Sunday, December 18, 2011

Advent Crossroad: Fourth Sunday in Advent


Fourth Sunday in Advent: Malachi 3-4 (Narrative Lectionary)
            
           This time of year I think a lot about the fact that I had two Jewish grandparents whom I knew and loved. I had four Jewish great-grandparents who died before I was born, whose parents came from Eastern Europe to escape the horrific persecution of Jews. From my Jewish grandparents came my mother who came to know and believe in Christ in her mid-twenties, but still shared with her children some of the celebrations of her youth- Chanukah, Passover, Sabbath.

            This time of year, when we all reflect on families, I think of the Chanukahs of my youth and I think about the people who came before my great-grandparents. My family tree with many branches cut short on one side because of the violence against Jews in Russia and Eastern Europe in the 19th and 20th centuries. When I read stories of pogroms in ghettos and shtetls, I wonder if those were my distant cousins whose descendants the world will not meet, whom I will not meet.

            When I think of these people, my ancestors, who died because of their religious and cultural identity, I have wondered if I am betraying them. If I am not practicing Judaism (I am technically a religious Jew, just not of the Jewish faith.), am I undermining their sacrifice?

            It’s not just this time of year that has me asking these questions, but our reading from Malachi. Malachi isn’t really a name, but a title meaning “Messenger of YHWH”. This emissary is bringing another message from God: “See, I am sending my messenger to prepare the way before me, and the Lord whom you seek will suddenly come to his temple. The messenger of the covenant in whom you delight -- indeed, he is coming, says the Lord of hosts. But who can endure the day of his coming, and who can stand when he appears?”

            As I read Malachi, I think of all the stories we’ve heard from the Hebrew Scriptures. The story of Abraham and Sarah, of Joseph and his brothers, enslavement in Egypt and freedom with Moses, the giving of the law, the leadership of David and Solomon, the struggle to keep the faith in the midst of tribal warfare, and when kidnapped and taken to a strange land. Through these stories, the Bible points to God’s ultimate faithfulness despite human unfaithfulness.

            And now we come to the end of the Hebrew Scriptures. There are other stories that didn’t make it into the regular canon, the agreed upon list of Bible books. There are events that happen after Malachi’s prophecies- the Chanukah story with the lamp oil that lasts for eight days is one such story. But here is a place of turning, a fork in the road, a split in the tree. At this place, we either continue to remain in Advent or we move on to Christmas. Malachi says, “But for you who revere my name the sun of righteousness shall rise, with healing in its wings. You shall go out leaping like calves from the stall. Lo, I will send you the prophet Elijah before the great and terrible day of the Lord comes.”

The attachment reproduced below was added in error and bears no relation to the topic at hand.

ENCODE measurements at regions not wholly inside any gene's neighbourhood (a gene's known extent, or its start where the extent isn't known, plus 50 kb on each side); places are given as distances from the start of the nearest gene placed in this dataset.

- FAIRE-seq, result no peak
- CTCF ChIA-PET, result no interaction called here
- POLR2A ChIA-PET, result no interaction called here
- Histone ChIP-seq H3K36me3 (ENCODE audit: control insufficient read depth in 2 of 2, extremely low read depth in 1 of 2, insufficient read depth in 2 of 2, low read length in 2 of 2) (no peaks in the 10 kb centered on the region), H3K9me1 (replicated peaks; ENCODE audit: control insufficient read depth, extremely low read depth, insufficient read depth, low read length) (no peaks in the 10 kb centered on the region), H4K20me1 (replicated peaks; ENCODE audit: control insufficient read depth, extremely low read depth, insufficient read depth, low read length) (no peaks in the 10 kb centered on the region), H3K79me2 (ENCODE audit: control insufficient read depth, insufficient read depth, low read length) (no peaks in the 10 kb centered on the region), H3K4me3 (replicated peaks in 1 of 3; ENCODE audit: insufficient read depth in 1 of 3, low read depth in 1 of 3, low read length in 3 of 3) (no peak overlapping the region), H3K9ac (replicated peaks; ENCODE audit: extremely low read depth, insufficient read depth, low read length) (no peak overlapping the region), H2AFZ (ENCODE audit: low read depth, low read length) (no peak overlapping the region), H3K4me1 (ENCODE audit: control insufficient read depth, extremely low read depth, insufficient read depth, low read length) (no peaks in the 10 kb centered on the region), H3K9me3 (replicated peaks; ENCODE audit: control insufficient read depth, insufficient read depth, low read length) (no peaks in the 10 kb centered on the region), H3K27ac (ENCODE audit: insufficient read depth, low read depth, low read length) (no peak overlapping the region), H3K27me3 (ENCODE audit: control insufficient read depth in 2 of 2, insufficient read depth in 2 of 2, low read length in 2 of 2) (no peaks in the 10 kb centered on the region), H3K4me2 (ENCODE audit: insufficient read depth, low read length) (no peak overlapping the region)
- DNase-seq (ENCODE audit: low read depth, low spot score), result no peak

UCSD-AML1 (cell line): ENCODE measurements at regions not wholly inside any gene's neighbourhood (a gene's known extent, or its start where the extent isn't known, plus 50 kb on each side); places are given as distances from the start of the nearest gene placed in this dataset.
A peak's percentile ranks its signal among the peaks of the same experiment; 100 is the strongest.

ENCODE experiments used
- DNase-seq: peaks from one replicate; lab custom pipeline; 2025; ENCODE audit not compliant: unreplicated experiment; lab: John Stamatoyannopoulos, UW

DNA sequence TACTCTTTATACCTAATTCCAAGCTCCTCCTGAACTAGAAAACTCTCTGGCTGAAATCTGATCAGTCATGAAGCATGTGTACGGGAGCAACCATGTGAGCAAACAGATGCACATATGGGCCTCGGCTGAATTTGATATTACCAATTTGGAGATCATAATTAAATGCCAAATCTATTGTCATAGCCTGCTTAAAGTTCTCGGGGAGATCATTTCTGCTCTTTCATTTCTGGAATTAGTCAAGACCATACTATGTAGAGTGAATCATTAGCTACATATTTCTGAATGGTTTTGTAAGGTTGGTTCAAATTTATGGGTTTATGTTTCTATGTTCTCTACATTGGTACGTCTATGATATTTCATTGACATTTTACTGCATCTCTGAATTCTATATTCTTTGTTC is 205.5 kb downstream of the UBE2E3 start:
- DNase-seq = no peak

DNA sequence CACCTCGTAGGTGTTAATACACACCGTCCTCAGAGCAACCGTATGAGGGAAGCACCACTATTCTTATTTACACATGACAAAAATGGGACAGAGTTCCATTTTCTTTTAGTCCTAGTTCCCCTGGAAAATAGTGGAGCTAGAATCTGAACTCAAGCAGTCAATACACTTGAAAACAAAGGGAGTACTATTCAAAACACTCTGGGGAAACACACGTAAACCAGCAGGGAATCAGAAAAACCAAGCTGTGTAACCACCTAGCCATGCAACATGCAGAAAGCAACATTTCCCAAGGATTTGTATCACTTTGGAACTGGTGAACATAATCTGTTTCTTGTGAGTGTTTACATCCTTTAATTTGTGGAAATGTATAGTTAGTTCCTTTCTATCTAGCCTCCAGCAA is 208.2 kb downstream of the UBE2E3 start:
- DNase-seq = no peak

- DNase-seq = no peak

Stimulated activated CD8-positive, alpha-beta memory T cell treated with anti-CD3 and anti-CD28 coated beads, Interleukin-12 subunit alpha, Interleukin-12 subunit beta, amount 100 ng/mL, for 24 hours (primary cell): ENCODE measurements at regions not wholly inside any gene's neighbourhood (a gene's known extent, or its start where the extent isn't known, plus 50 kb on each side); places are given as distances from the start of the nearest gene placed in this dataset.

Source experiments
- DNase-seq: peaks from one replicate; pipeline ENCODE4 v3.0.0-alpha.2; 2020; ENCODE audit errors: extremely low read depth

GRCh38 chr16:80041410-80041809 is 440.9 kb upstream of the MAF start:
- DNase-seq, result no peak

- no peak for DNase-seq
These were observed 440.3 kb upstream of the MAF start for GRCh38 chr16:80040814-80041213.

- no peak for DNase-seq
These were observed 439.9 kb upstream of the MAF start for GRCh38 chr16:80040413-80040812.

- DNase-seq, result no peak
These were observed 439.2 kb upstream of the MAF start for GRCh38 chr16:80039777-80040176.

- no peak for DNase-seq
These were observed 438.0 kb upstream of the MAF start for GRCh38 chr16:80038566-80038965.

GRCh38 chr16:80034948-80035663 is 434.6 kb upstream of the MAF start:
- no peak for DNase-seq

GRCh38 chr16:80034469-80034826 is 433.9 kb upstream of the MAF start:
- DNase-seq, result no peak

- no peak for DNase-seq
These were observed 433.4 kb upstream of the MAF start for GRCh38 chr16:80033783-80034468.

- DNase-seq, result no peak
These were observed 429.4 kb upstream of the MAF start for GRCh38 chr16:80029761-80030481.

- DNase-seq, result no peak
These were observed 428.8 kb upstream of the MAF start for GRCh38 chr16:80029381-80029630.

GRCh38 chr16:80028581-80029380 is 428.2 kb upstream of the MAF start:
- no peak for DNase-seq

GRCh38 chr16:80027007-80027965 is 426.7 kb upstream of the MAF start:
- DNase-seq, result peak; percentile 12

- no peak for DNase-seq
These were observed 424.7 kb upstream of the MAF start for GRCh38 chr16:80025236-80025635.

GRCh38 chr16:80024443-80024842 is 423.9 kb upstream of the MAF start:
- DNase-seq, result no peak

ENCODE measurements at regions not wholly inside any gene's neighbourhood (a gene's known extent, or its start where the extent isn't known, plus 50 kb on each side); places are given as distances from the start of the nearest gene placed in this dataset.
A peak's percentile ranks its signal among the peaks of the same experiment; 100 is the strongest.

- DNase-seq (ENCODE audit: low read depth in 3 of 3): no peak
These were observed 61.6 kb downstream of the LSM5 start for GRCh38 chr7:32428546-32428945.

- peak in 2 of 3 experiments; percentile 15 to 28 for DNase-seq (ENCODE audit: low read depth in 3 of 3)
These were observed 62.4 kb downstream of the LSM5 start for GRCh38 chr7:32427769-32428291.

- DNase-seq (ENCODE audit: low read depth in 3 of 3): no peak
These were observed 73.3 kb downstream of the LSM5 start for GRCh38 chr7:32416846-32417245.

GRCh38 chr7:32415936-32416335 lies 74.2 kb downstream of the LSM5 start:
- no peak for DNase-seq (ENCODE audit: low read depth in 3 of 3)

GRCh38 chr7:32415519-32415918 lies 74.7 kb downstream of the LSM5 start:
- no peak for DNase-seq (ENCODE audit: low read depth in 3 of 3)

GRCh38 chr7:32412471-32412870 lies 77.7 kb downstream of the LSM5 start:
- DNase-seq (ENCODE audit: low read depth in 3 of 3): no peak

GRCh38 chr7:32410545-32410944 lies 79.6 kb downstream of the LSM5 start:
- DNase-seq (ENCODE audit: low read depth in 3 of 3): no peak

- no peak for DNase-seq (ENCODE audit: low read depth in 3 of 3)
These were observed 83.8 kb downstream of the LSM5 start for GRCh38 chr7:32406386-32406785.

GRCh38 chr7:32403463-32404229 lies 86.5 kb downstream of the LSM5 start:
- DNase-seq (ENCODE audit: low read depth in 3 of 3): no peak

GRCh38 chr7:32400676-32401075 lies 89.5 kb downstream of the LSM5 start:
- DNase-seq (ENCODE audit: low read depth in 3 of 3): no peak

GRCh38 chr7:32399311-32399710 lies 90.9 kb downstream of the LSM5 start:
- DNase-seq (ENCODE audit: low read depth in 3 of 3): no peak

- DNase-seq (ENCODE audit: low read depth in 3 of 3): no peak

For me, as much as I might wrestle with what it means to be Jewish in ancestry, I cannot remain in Advent. This is not the end of the written word of God for me. Somehow, through the Spirit, I have been brought to believe that the sun of righteousness has risen and that Son’s name is Jesus. I may have moments of doubt and of darkness, but I cannot dis-believe the experiences I have had in Christ. The encounters that I have had with Jesus in other people.  My understanding of the powerful reality that God was born onto the earth and knows fully what it means to human.

            Here at the end of Malachi, the branch of Christianity grows out the roots of the tree of Jesse, the Jewish roots of our faith. From this tree we receive our Savior. From this tree we receive the roots of baptism and of blessing bread and wine. From this tree, we receive the understanding of the cloud of witnesses of faithful people who encourage us onward on our journey. Until we are gathered around that manger in Bethlehem and share in Mary’s pondering and the shepherds’ rejoicing, we who believe in God are all Jews.

            But here we are as Christians, believers in Christ, standing at the Advent crossroad and there are two questions for us. The first is will Christ return today? There is still time. And if not, there is still tomorrow.

            The second question that we must ask at this intersection is, “What about God’s promises to Jews?” If we have been brought into faith through Jesus, but there remain some who received God’s promises- what happens to them? What happens to them?